Presented to the steely Wellington, who earlier had fought in Portugal against the Napoleonic invaders, Maria reportedly said, "I hope that your influence will defend my rights as decisively as your sword defended those of my grandfather." Her appeal was to little avail, despite the liberals' assurances that she would soon be going to Portugal. Instead, her father called her back to Brazil. She accompanied Amelia of Leuchtenburg , who was en route to Brazil to become Pedro's new bride. They arrived in Rio de Janeiro in October 1829, and Pedro set up a court-in-exile for his daughter. With the British supporting Michael, Maria II's prospects were faint, and Portuguese liberalism seemed doomed.
The queen, many times denigrated and calumniated by the political passions of her contemporaries, … appears today as a rare and very lively personality—bold, decisive, loyal and strong.
—Ester de Lemos
Adding to the confusion of Maria's situation was her father's forced abdication as emperor of Brazil on April 7, 1831. Leaving Brazil to Maria's young brother Pedro (II), the father sailed with his daughter for France. He claimed to act as her "tutor and natural defender." Their arrival and warm reception by Louis Philippe, the Citizen King, whose July Monarchy had come to power the previous year, breathed new life into Portuguese liberalism. Maria II became close friends with his daughter Clementine of Orleans , and their subsequent correspondence helps illuminate the remainder of Maria's life. On January 25, 1832, Maria's father, dressed in a general's uniform, knelt before her and swore fealty to her as queen. This increased respect for him among Maria's supporters, some of whom had feared that Pedro might try to seize her crown.
While 13-year-old Maria continued her education in Paris, Pedro and the liberals, from a base at Terceira in the Azores, captured Oporto on July 9, 1832. But much of Portugal remained indifferent to or opposed to Maria, Pedro and the liberals. Victories at the cape of St. Vincent and in the Algarve allowed Pedro and his army to enter Lisbon on July 24, 1833. Maria then went to Portugal, arriving in Lisbon harbor on September 21, 1833, aboard the British steamer Soho. Her father acted as regent. The war dragged on until the following May, when Michael was finally defeated and forced into permanent exile. Earlier that year, Pedro had reinstituted his Constitutional Charter. With their victory, the liberals began purging conservatives from the army, church and civil bureaucracy. On September 18, the national cortes (parliament) declared Maria II da Gloria of age to rule, and she presided over her first council of ministers that day. On September 24, Pedro died of tuberculosis. He left her a nation devastated by intermittent warfare since 1807 and a government in financial crisis.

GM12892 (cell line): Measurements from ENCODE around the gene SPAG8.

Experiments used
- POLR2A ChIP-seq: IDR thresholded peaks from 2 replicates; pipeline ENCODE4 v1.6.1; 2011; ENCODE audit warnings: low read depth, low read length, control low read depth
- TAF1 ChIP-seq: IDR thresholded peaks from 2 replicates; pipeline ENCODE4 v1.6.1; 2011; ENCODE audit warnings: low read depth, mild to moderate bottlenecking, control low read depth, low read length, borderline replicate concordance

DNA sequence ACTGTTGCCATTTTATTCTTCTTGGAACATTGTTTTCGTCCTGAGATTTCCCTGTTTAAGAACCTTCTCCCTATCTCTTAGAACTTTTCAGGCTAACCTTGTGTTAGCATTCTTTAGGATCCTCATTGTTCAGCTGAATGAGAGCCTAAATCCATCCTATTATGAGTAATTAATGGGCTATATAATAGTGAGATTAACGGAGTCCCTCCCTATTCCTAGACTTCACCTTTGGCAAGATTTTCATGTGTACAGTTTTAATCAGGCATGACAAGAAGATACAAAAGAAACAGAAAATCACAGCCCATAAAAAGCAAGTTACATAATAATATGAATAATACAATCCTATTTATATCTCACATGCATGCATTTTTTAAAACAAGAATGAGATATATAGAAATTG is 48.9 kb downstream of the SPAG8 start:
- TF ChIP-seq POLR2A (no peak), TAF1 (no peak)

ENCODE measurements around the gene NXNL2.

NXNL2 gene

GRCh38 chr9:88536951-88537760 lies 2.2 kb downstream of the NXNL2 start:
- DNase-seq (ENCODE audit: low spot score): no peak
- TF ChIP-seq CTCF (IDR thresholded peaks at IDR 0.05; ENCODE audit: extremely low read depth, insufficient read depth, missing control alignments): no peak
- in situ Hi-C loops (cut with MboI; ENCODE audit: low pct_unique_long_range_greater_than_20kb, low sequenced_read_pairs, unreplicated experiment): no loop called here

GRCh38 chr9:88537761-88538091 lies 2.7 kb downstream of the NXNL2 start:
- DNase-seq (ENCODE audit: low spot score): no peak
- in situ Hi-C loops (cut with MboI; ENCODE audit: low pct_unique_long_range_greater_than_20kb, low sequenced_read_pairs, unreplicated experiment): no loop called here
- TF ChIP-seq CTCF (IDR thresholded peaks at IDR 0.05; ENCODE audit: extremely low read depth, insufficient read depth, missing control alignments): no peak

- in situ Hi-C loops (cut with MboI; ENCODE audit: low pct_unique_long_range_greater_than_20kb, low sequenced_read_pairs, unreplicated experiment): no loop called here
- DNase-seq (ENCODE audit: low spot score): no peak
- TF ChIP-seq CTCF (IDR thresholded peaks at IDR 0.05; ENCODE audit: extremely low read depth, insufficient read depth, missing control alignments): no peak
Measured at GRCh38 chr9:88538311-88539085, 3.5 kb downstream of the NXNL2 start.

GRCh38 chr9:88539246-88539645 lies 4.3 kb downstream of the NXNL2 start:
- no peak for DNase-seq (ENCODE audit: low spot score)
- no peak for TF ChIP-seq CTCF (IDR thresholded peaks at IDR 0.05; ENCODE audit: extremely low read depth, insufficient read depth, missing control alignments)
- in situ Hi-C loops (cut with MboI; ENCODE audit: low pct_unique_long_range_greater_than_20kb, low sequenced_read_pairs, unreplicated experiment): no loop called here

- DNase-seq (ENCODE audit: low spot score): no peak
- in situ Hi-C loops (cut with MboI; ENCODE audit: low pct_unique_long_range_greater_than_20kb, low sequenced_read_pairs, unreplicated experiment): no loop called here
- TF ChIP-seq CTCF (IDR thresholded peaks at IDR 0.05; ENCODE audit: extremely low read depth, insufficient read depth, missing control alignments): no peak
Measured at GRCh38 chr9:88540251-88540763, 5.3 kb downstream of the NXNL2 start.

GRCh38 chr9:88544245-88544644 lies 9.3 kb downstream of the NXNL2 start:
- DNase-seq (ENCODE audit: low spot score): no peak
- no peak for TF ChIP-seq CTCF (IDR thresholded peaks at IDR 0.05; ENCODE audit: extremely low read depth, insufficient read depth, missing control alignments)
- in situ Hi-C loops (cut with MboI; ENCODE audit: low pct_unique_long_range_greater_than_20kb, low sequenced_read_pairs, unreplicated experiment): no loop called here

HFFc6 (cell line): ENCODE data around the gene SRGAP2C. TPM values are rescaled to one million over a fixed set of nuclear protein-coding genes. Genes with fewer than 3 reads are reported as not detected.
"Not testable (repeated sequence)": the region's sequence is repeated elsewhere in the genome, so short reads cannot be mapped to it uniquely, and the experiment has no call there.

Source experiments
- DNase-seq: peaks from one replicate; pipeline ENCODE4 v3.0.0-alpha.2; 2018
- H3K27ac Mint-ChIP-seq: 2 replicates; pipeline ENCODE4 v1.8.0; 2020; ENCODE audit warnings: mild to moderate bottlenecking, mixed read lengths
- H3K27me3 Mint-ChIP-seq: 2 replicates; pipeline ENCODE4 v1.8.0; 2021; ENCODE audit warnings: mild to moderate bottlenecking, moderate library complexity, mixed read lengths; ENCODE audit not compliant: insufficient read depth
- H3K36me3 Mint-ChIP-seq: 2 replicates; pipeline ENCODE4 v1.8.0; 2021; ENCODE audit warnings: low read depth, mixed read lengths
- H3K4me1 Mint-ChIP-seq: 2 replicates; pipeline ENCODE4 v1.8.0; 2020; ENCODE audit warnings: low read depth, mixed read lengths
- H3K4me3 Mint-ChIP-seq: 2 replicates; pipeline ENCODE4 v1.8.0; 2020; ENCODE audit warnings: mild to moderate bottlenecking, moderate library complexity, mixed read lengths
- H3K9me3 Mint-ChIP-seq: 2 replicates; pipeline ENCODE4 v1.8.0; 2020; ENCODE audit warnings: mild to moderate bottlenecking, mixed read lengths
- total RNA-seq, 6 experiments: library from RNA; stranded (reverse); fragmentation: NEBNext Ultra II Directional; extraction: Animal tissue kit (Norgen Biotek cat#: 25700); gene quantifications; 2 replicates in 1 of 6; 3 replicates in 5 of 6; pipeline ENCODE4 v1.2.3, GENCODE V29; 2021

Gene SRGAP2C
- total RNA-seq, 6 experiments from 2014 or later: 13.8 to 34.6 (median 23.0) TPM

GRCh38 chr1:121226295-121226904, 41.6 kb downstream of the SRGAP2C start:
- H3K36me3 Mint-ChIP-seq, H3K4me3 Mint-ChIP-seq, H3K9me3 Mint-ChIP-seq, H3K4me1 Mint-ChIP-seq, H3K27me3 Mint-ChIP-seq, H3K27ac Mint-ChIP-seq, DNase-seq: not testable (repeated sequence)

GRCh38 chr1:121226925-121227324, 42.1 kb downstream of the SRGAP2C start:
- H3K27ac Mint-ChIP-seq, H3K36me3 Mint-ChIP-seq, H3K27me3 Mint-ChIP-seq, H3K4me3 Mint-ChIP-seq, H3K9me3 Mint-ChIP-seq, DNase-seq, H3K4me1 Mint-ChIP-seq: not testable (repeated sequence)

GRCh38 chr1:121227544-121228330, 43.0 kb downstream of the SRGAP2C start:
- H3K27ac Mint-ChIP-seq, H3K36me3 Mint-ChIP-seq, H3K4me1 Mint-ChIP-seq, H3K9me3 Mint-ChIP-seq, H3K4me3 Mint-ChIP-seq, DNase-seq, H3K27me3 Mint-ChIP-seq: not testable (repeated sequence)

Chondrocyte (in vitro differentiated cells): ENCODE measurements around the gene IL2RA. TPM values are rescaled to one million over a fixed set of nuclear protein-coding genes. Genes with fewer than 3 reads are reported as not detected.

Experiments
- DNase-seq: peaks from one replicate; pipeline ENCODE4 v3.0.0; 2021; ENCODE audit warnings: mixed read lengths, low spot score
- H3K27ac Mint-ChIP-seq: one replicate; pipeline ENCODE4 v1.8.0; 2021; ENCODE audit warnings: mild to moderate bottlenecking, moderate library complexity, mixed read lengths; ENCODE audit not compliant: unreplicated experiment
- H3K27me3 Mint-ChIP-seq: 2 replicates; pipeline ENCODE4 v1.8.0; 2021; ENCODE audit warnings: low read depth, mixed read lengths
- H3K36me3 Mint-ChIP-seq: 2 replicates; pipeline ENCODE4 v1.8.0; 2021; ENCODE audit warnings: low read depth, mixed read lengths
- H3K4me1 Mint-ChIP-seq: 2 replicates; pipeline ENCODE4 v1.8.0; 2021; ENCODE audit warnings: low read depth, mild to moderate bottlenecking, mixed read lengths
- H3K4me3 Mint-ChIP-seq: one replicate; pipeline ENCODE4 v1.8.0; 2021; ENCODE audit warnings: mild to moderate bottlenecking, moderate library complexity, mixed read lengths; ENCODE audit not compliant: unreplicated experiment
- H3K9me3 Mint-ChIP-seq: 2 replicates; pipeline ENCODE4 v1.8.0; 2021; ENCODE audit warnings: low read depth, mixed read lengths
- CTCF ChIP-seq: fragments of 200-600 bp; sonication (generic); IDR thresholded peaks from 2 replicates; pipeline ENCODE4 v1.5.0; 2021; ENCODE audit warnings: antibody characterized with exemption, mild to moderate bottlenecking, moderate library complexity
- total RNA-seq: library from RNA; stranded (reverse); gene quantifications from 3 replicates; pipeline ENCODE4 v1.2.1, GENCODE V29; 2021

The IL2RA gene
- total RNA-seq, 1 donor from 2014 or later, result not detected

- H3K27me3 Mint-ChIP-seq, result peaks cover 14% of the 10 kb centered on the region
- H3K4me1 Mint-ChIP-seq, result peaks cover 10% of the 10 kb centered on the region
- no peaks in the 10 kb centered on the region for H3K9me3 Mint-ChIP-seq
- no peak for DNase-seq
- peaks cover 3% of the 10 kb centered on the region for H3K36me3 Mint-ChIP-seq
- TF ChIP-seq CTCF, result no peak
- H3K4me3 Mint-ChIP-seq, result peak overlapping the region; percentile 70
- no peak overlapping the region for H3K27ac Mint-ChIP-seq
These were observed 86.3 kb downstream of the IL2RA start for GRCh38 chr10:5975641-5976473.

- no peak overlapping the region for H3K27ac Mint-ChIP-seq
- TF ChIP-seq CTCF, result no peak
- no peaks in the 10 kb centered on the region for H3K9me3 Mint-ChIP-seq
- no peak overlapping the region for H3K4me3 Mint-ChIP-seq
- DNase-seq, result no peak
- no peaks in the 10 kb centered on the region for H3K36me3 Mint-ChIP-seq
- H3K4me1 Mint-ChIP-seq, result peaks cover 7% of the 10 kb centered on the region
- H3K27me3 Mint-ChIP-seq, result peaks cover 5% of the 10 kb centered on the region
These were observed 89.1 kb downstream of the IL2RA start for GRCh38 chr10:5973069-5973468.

To strengthen her monarchy and in accordance with her father's wish, Maria II gave permission to negotiate her marriage with August of Leuchtenburg. From birth, Pedro had taught her to expect no voice in the choice of her husband. Maria and August, brother of Maria's stepmother Amelia, were married in Lisbon on January 28, 1835, but the bridegroom died suddenly on March 28. This led to unfounded rumors that the duke of Palmela, president of the queen's council, had poisoned August in order to wed his own son to Maria II. Popular riots provoked Palmela's dismissal and reflected growing political and ideological factionalism regarding Portugal's future. Only two weeks after her husband's death, each house of Parliament requested that she quickly remarry to stabilize the government. Still in mourning for her father and her husband, she lamented: "To hear the same proposal twice in the same day is too much for my anguished heart!" Politicians openly debated what to do about the succession should she die without an heir.
Ever mindful of her duty, Maria II authorized negotiations with the French royal family for a new husband. Those failed due to British opposition to a marital alliance between France and Portugal. Maria's stepmother Amelia also resisted such a union, hoping her son Pedro might inherit the throne. Relations between the two women became more and more difficult. In the end, Maria married 19-year-old Prince Ferdinand of Saxe-Coburg-Gotha on April 9, 1836. Their first child, Pedro de Alcântara, was born the following year and eliminated controversy over the succession. Ferdinand and Maria soon developed a genuine love for each other, giving the queen an emotional anchor in her otherwise storm-tossed life. This happened even though they had "political attitudes almost diametrically opposed: what was in her pride, tenacity, violence—was in him good nature and condescending indifference," writes Maria II's biographer, Ester de Lemos.
Between 1836 and 1853, Maria had 11 pregnancies, and 7 of her children survived infancy. She lavished great care on their education and demanded proper behavior of them. Once, while walking with one of her small children in the park, another child came up to the prince and enthusiastically embraced him. Taken aback, the prince recoiled and rebuked the little boy. Maria immediately grabbed the prince by the arm and forced him to embrace and ask pardon of the commoner. Even her political enemies credited the quality of her family life. The opposition paper Espectro admitted in 1847: "There is no queen more virtuous as wife and mother. Her house can serve as example to all those of Europe."